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Transatlantic Escort Of Terrorist Was Aviation Feat

January 29, 1988 GMT

WASHINGTON (AP) _ A Navy flier described to a federal judge Thursday how he and some Air Force colleagues made aviation history while spiriting an alleged Lebanese terrorist from the Mediterranean Sea to the United States.

According to Navy Cmdr. Philip Voss, 40, his 4,002-mile flight last September from the deck of the USS Saratoga to Andrews Air Force Base near Washington was ″a thousand miles farther than anybody had ever flown in a carrier-based airplane.″

And it was accomplished with the help of an Air Force KC-10 tanker which took off from the United States, joined up with Voss over the Mediterranean, and accompanied him back across the Atlantic.

Aboard Voss’ small S-3 submarine hunter, powered by twin fanjets, was a team of FBI agents and their prize captive, Amal militiaman Fawaz Younis, who was subsequently charged with the 1985 hijacking of a Royal Jordanian airliner.

Voss related his account during a pretrial hearing in U.S. District Court on various defense motions to suppress evidence in the case.

Younis’ defense attorney, Francis D. Carter, has claimed that his client was mistreated and was so ill during the four-day searide and the grueling flight, during which he was sedated, that any statements he made to government agents in that period should be disallowed.

According to the government, two victims of the TWA Flight 847 hijacking that same year have identified Younis as one of the men who guarded them during their captivity in Lebanon.

Younis was captured when he was lured aboard an FBI-chartered yacht off the coast of Lebanon. He was transferred to a U.S. warship for a four-day ride to the western Mediterranean, then moved aboard the Saratoga for the flight to the United States.

From start to finish, the entire operation, including the travel of support craft, was accomplished without entering the territorial waters or airspace of another nation, thereby avoiding complications that have thwarted other U.S. attempts to bring suspected terrorists to justice.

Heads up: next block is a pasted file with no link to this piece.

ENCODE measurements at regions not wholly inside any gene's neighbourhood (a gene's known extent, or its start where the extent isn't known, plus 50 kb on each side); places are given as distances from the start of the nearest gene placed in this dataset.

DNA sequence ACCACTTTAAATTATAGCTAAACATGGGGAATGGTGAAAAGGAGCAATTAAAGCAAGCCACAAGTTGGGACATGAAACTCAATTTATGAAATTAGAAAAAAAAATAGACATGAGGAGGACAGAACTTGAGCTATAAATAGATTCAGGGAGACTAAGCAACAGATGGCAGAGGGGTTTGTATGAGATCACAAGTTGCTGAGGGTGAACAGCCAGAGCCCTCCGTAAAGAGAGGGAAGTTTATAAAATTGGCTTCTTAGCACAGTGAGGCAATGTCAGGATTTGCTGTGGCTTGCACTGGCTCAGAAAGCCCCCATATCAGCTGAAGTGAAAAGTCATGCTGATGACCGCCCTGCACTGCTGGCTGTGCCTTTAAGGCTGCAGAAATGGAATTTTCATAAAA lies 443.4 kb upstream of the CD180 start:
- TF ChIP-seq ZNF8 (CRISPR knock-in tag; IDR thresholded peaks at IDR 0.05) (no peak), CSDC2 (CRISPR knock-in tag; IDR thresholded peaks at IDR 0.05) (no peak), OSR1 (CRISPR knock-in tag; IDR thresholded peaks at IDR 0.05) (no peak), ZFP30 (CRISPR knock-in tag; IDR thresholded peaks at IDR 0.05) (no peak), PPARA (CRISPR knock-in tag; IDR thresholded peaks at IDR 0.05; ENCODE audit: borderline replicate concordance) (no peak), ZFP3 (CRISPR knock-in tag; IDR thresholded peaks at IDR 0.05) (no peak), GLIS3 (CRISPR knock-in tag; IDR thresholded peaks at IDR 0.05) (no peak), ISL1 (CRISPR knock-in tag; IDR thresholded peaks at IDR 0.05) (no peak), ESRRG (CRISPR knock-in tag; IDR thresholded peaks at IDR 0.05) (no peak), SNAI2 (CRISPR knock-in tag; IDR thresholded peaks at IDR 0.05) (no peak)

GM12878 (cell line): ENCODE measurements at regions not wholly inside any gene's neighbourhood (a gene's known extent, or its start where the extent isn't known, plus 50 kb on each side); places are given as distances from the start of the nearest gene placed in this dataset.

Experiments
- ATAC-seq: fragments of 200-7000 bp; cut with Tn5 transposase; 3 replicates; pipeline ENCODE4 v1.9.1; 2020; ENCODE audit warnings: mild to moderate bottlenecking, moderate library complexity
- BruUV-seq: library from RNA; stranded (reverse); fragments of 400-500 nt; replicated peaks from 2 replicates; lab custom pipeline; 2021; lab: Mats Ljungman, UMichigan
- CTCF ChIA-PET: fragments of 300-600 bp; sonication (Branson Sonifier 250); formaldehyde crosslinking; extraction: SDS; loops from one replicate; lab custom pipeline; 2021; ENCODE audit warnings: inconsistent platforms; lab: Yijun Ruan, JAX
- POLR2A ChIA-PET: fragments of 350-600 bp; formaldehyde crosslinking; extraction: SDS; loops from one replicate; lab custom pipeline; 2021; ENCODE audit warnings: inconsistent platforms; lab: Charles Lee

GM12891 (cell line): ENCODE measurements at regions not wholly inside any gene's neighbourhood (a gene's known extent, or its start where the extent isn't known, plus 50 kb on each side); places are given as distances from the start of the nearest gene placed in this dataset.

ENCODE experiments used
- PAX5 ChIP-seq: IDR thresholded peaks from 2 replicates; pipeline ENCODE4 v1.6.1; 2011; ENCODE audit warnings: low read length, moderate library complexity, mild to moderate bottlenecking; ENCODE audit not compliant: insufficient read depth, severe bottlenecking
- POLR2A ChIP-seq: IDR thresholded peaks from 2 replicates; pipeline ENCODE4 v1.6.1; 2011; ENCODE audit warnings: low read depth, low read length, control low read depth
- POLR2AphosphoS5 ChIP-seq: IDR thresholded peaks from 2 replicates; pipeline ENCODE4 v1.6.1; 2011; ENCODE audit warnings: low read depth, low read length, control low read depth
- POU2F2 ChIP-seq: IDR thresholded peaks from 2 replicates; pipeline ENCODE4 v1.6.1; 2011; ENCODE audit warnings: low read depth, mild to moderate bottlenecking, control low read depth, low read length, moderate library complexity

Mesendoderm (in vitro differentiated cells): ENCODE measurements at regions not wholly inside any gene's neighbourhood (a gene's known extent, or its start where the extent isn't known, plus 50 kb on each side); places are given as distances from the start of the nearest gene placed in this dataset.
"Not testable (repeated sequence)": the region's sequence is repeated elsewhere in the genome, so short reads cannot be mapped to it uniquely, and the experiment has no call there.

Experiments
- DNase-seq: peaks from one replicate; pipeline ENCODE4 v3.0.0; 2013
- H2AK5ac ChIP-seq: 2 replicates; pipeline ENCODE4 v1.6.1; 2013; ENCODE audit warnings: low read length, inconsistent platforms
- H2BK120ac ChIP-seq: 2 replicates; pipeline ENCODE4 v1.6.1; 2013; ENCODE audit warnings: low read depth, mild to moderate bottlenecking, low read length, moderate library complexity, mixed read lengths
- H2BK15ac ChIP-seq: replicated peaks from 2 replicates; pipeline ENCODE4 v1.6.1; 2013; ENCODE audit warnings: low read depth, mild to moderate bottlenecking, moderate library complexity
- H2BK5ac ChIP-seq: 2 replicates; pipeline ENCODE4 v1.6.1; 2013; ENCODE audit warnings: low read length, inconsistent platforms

Voss, then ending a tour as an S-3 squadron commander, said he didn’t know the identity of his passenger until he was airborne. He had been ordered to prepare his eight-plane squadron for an extraordinarily long flight, he said, but other details of the mission had also been withheld until the final moments.

After his entire squadron practiced refueling from Air Force tankers for days, he nominated several of his senior aviators for the yet-secret mission, only to be ordered to make the flight himself because of his overriding experience, he said. He added that he had to fly the plane without a co-pilot or navigator, over his objections, to make room for a doctor and the government agents.

Voss, who has logged more than 3,000 hours in the S-3, said the flight took 13 hours, 10 minutes, during which he was refueled three times by a KC-10 from Seymour-Johnson Air Force Base, N.C., which led him all the way across, including a three-hour period of bad weather.

″Those guys were great,″ said Voss. ″They told me they set a record, too.″ The tanker, which was airborne 23 hours, was itself refueled by a sister ship from Seymour-Johnson on the way home, he said.

FBI Special Agent Thomas P. Hansen told the court, in response to Carter’s claims, that Younis ″never indicated that he was in any kind of distress″ during his first few days of captivity. Hansen acknowledged, however, that Younis suffered from seasickness and occasionally ″winced″ from wrist injuries.

The defense claims that agents broke Younis’ wrists by throwing him to the deck of the yacht at the moment of his arrest.